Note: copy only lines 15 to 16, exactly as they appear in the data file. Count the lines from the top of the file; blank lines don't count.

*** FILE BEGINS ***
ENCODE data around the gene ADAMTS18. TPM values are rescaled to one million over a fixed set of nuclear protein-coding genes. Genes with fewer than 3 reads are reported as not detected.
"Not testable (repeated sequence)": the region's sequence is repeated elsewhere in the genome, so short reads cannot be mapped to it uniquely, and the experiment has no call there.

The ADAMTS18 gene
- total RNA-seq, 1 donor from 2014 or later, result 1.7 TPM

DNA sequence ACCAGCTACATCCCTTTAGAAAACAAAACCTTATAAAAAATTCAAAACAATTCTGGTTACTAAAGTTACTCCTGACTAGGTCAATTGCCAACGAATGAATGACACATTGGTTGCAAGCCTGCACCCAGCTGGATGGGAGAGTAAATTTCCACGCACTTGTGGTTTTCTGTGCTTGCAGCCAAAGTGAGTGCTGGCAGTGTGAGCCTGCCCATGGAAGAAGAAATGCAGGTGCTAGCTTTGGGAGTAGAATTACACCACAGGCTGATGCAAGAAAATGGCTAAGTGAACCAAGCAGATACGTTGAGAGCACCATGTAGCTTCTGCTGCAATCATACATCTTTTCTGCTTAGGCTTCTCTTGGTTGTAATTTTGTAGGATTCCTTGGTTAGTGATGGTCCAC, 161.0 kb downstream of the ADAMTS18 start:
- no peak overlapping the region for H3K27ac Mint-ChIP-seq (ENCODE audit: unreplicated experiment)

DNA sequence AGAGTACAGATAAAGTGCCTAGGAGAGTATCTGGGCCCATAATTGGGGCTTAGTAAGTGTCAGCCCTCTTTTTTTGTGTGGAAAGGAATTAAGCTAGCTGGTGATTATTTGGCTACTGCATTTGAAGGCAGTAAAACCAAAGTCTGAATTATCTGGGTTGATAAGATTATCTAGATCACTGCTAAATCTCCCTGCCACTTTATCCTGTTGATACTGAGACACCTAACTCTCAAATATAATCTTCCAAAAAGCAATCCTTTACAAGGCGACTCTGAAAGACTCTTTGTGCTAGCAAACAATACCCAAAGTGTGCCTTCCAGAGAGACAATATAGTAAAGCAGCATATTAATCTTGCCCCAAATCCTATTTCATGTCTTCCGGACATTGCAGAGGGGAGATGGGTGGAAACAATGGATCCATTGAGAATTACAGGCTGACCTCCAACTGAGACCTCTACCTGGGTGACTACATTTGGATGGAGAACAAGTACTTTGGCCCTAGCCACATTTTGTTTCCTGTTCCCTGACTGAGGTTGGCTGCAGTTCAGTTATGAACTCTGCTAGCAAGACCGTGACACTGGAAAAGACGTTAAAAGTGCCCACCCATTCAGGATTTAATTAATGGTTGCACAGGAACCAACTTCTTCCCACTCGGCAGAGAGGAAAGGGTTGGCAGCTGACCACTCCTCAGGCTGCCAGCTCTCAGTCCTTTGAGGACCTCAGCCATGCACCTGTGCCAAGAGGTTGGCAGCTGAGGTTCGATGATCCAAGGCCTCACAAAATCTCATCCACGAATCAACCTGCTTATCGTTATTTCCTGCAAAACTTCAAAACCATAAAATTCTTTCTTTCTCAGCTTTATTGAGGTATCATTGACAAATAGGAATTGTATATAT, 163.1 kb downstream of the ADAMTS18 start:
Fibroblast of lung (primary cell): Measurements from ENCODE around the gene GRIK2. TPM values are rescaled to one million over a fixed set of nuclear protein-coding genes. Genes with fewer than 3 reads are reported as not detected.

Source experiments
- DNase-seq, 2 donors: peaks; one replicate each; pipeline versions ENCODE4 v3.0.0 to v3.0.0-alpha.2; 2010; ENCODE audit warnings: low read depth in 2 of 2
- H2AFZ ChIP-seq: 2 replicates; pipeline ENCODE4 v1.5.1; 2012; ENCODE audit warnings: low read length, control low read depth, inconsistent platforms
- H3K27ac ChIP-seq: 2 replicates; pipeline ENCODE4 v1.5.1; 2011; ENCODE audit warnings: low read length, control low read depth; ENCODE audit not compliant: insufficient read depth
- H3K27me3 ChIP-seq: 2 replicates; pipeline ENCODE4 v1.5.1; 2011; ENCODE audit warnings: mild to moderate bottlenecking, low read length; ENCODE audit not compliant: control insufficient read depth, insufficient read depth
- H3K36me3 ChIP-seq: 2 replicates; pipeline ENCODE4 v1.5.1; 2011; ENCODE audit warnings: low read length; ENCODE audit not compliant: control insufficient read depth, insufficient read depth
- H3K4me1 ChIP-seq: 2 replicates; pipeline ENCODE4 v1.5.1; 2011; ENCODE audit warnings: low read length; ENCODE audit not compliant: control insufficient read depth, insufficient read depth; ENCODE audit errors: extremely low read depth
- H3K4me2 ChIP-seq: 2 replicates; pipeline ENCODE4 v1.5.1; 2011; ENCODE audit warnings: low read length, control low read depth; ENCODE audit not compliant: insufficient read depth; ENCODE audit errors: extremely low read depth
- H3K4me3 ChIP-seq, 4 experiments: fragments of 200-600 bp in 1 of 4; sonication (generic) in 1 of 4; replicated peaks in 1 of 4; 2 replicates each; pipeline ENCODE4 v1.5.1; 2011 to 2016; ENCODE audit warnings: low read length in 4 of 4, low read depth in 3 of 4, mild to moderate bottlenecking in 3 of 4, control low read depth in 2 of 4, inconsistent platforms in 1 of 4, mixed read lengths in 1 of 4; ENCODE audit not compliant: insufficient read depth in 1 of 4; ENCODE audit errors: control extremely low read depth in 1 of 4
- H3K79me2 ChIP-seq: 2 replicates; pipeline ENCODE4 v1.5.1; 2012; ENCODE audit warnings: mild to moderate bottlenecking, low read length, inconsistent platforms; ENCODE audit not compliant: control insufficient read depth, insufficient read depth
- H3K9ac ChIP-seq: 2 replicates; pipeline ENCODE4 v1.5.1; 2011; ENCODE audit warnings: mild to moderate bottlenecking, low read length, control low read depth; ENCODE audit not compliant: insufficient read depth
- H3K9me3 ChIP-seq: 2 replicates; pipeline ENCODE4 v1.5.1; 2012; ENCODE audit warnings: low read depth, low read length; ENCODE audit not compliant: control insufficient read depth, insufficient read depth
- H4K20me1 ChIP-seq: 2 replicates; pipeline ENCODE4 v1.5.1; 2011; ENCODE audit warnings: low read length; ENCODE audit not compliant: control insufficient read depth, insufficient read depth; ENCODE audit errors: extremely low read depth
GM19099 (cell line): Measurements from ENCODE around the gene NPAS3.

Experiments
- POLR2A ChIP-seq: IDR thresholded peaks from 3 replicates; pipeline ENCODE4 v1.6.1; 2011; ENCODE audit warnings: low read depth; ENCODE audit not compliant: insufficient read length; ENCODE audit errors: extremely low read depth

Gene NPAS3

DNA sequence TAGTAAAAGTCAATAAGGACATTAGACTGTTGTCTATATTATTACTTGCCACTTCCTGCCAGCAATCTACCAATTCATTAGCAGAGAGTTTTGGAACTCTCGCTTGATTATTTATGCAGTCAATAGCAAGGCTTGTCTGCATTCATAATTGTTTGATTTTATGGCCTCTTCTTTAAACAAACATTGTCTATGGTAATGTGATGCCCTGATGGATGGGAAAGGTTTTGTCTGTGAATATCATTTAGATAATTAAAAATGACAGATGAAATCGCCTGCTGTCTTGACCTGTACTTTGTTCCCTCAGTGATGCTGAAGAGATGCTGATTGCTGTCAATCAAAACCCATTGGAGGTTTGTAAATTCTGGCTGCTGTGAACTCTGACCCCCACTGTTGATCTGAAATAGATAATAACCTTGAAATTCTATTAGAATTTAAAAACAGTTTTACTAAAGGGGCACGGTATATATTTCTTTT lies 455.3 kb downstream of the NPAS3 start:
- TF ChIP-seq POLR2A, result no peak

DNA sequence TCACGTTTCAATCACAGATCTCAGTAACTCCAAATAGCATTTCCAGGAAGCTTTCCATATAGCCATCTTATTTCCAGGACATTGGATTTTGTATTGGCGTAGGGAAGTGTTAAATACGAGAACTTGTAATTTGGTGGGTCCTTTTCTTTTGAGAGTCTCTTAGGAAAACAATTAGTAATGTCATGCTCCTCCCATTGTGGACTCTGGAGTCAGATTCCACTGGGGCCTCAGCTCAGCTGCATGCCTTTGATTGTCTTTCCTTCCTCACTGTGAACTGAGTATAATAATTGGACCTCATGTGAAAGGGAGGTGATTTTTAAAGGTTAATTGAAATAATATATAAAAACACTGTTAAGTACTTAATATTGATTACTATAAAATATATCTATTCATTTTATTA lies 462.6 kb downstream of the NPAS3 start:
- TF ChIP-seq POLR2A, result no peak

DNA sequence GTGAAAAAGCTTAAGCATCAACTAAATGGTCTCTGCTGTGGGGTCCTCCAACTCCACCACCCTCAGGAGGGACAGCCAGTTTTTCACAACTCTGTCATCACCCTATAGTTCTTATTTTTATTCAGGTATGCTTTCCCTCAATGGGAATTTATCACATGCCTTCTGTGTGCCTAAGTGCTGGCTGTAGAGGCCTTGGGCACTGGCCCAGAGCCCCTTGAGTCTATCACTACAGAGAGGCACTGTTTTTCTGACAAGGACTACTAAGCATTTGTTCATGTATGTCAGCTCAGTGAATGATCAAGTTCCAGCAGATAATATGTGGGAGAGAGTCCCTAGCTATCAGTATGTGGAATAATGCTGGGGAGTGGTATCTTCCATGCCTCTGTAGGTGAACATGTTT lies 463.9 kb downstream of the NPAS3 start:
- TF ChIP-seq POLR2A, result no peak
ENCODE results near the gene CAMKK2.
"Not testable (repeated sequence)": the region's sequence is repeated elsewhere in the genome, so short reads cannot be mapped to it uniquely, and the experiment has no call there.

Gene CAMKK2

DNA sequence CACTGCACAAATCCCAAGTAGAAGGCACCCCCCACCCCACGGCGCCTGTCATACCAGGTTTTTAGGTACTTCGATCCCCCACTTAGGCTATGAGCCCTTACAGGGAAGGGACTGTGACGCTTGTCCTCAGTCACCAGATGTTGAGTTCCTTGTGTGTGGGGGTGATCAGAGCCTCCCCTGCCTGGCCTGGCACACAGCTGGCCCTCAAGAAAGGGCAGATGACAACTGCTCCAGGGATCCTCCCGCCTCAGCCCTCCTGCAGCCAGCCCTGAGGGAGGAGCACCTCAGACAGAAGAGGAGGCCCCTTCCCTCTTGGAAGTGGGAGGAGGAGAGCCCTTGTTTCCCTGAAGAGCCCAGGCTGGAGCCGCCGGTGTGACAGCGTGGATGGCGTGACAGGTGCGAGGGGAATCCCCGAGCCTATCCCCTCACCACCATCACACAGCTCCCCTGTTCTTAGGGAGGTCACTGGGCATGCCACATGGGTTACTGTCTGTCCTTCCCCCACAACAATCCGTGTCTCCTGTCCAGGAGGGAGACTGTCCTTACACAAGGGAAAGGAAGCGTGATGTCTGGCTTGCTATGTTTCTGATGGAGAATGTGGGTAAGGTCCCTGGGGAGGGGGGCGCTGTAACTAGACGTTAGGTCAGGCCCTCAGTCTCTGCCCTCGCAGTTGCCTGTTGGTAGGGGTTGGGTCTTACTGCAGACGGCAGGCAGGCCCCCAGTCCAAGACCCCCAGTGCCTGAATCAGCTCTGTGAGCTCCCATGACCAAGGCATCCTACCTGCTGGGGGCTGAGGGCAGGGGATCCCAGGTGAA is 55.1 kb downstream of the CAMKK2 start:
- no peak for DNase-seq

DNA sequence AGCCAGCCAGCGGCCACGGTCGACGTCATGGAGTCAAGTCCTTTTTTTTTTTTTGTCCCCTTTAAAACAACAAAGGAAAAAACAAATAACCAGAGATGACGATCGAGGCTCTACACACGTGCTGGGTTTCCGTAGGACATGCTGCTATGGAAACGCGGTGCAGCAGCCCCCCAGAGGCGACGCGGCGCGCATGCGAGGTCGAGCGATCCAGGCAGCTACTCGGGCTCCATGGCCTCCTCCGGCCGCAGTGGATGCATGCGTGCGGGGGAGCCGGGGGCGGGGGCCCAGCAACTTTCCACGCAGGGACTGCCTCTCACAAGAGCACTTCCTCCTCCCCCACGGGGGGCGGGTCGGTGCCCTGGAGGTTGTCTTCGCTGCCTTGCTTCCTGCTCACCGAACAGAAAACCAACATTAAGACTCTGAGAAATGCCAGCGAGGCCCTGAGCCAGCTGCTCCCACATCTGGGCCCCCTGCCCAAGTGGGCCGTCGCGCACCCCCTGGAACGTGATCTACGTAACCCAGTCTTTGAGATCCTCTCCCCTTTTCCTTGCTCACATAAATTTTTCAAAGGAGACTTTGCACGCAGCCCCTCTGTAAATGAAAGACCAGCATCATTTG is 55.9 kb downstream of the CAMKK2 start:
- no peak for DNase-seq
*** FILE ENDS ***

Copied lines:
- H3K4me1 ChIP-seq: 2 replicates; pipeline ENCODE4 v1.5.1; 2011; ENCODE audit warnings: low read length; ENCODE audit not compliant: control insufficient read depth, insufficient read depth; ENCODE audit errors: extremely low read depth
- H3K4me2 ChIP-seq: 2 replicates; pipeline ENCODE4 v1.5.1; 2011; ENCODE audit warnings: low read length, control low read depth; ENCODE audit not compliant: insufficient read depth; ENCODE audit errors: extremely low read depth